USP has funded a number of successful expedition-based projects in the past, and welcomes these applications. Please keep in mind that expeditions-based projects may face unique challenges ranging from language barriers, to accessing data/subjects, to time constraints in balancing an independent research project with the rigors of the course and travel schedule. Students and mentors should carefully consider the time investment a project will require both in the field and in preparation before the trip (establishing contacts, conducting the background research, etc.). Please be sure that you can commit to helping your student(s) follow through with the project and associated USP program requirements (public presentation, end of term reports, etc.) before suggesting that they apply.
For further details and guidelines, please see the instructions for travel abroad projects page.
Maybe - if the service learning project involves a substantive research component then yes. If there is not a substantive research component, then no - the project falls outside the scope of USP funding.
Yes. Please keep in mind that student work should move beyond simple lab or research assistance (data entry, routine lab tasks, etc.) to active engagement in framing and answering the research question(s). Proposals must be written by the student, although we encourage mentors to provide guidance and editorial assistance during the drafting process.
Yes. Students can either apply for USP 490 credits, or independent research credits through their home or research department. In either case, as the faculty mentor, you will be the grading authority. Please see the credits page for more details on the options and administration for academic credit.
Yes. While, mentors should not “double-pay” students for any single set of hours worked, they can certainly supplement USP funding for additional hours worked, or to account for differences in funding rates. Mentors are also welcome to support projects by providing supplies or support for other project costs (travel, training, etc.).
Students should indicate which project expenses (if any) their mentor/lab/research group will be assisting with on the “budget” page of the electronic USP application. USP will file all paperwork associated with the USP stipend, and mentors should work with their department accountants to initiate any paperwork for supplemental funding through their department or research grant.
Reviewers look for originality and significance of proposed projects, feasibility given the proposed timeline and student’s experience level, and overall quality of the written proposal. Proposals should be well researched and adequately cited, with all required areas addressed. Academic performance is taken into consideration, as well as the contribution the project makes to scholarship in their field of study. For more details, see out tips for writing successful research proposals page.
Funding rates typically range between 70 – 80%, with some variation based on the total number of applications we receive in any given semester. Our goal is to fund as many proposals as possible, among those that receive strong reviews, within our available awards budget.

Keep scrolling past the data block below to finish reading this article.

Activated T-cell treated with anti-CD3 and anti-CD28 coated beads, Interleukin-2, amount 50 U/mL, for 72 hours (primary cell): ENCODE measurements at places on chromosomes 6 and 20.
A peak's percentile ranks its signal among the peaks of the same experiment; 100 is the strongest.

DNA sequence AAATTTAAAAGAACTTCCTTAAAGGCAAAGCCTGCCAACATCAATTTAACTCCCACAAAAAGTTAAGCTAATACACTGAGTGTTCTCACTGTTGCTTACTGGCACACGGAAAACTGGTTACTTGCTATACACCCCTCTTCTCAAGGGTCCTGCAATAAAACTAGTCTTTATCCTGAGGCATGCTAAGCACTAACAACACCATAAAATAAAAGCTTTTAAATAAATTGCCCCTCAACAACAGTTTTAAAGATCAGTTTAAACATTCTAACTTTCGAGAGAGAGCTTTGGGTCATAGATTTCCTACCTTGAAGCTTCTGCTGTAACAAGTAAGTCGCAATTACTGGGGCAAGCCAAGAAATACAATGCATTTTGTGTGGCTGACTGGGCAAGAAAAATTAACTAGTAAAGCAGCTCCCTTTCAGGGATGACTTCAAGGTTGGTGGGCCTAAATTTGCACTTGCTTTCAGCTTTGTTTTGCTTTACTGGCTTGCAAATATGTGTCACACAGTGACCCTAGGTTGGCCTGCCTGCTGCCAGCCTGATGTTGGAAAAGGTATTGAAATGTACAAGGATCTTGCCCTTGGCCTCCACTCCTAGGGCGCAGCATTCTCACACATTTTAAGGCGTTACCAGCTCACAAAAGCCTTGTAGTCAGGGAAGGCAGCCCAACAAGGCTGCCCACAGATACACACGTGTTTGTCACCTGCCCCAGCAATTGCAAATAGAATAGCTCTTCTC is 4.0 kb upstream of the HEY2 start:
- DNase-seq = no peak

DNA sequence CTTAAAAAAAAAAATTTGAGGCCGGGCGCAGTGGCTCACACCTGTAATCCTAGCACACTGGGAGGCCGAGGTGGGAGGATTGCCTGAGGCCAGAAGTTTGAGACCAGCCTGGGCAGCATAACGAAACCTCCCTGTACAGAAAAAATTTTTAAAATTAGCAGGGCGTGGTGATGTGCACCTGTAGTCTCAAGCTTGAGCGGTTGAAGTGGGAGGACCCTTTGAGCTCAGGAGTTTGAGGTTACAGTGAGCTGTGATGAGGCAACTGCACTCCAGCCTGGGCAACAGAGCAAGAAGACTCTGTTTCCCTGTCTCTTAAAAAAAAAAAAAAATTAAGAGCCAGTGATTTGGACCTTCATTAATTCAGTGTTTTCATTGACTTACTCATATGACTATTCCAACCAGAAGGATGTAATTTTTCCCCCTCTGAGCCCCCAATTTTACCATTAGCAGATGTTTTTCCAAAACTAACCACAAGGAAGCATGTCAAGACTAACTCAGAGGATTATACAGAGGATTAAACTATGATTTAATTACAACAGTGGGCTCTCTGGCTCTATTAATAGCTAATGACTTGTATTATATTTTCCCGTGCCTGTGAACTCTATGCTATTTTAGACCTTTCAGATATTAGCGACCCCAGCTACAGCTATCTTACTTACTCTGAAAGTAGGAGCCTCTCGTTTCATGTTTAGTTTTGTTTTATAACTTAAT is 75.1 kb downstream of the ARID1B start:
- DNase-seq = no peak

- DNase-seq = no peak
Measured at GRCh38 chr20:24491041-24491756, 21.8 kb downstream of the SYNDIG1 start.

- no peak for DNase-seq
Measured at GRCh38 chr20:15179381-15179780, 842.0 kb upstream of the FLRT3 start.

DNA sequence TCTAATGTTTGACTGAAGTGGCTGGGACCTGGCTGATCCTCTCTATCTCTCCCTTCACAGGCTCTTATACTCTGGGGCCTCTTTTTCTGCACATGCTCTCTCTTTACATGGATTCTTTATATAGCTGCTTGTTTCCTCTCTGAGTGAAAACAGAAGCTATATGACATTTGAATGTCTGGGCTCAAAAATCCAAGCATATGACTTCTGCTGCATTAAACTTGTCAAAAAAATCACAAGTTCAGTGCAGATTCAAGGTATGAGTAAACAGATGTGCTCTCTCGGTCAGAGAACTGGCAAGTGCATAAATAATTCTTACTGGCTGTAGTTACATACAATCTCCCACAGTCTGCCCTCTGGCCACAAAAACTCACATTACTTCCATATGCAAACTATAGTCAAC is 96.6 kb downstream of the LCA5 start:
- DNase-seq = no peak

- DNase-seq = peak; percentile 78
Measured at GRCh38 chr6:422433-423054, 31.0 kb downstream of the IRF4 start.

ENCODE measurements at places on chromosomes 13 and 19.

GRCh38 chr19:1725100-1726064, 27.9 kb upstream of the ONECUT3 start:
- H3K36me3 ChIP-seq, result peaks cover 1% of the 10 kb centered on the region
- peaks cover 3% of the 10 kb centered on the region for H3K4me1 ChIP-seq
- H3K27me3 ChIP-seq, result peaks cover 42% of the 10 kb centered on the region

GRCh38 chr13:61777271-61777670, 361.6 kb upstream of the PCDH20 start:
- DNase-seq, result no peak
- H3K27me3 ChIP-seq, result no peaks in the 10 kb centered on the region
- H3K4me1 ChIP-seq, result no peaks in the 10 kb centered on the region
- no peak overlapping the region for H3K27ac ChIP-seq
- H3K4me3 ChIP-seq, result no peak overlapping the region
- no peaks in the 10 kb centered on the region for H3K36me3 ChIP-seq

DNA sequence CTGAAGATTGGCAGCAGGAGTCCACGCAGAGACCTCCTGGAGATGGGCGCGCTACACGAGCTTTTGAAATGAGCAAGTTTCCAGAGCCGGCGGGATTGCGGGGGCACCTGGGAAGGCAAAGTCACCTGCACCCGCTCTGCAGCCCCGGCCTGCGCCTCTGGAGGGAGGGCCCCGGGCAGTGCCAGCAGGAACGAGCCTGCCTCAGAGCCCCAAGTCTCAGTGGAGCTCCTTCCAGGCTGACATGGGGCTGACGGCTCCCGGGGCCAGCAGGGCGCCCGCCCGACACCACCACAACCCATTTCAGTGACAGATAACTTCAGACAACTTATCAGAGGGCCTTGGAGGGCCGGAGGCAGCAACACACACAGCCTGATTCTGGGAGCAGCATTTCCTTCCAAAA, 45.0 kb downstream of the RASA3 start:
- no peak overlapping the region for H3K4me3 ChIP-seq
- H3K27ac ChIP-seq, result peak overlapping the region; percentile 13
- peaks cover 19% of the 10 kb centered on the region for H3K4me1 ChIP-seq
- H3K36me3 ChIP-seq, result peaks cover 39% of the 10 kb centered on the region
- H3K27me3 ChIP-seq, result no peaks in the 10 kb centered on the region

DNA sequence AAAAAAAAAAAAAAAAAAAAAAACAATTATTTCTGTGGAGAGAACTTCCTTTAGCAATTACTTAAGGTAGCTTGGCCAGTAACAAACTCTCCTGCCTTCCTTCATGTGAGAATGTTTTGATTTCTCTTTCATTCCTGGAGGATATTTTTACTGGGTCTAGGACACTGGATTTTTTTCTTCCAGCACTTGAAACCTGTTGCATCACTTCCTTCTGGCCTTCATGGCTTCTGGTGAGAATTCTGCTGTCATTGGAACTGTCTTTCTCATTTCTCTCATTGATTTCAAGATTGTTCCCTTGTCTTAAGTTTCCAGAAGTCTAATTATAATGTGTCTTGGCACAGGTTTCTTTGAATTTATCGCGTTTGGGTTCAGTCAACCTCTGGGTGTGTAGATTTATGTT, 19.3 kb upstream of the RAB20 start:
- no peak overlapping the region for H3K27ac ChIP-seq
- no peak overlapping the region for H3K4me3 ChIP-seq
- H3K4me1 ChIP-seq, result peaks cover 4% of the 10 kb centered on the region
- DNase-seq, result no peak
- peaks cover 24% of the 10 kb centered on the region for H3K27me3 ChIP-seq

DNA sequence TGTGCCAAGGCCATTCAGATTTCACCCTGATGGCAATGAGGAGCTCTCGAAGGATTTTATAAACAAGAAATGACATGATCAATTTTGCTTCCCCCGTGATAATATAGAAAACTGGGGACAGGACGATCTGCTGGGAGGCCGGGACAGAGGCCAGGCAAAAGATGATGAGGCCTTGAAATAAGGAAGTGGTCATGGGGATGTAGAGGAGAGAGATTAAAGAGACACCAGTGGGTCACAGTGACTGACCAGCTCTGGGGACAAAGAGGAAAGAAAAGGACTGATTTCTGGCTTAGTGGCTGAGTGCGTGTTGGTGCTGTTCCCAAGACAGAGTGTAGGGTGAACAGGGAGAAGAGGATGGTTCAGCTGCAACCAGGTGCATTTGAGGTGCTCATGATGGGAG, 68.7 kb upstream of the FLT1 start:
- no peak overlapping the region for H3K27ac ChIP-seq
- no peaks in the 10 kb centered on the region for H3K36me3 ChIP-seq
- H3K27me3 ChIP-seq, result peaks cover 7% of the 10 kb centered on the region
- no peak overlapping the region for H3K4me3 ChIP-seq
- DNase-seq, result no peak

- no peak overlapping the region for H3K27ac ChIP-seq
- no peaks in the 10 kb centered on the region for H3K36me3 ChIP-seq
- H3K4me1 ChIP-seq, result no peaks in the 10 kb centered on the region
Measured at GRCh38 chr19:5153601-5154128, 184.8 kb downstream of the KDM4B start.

There is no formal minimum GPA requirement to apply, although academic performance is considered during review. Students should be in good academic standing, and priority funding will be awarded to students with strong academic records and students with records of academic improvement over time.
No – USP is open to all MSU undergraduates.
Yes – as long as they have sufficient experience and expertise with the subject area, research methods, and associated compliance mechanisms (for example, IRB process or public lands permissions) to help their student successfully navigate and complete the project. Students should briefly address their mentor’s connection/background with the project in the “collaboration with faculty mentor” section of their proposal.
Graduate students can assist with project oversight and mentorship, but each applicant must have a faculty member willing to serve as the official project mentor and USP point of contact.
What are the eligibility requirements?
Our main requirements pertain to a student’s undergraduate enrollment status (i.e. must be at undergraduate status, enrolled as full-time students – with some exceptions for summer enrollment and soon-to-be graduating seniors). Please see our eligibility requirements page for a full list of eligibility requirements.
What does the application process entail?
Please see out how to apply page for a full overview of the application process.
How do we appeal if our student is not funded?
If your student is not funded, please carefully review proposal feedback with your student (this will be posted in the student’s dashboard at the conclusion of the review process). If you think there has been a discrepancy or misunderstanding in the review, please contact the Program Director, Dr. Colin Shaw (firstname.lastname@example.org) to discuss the outcome of the review.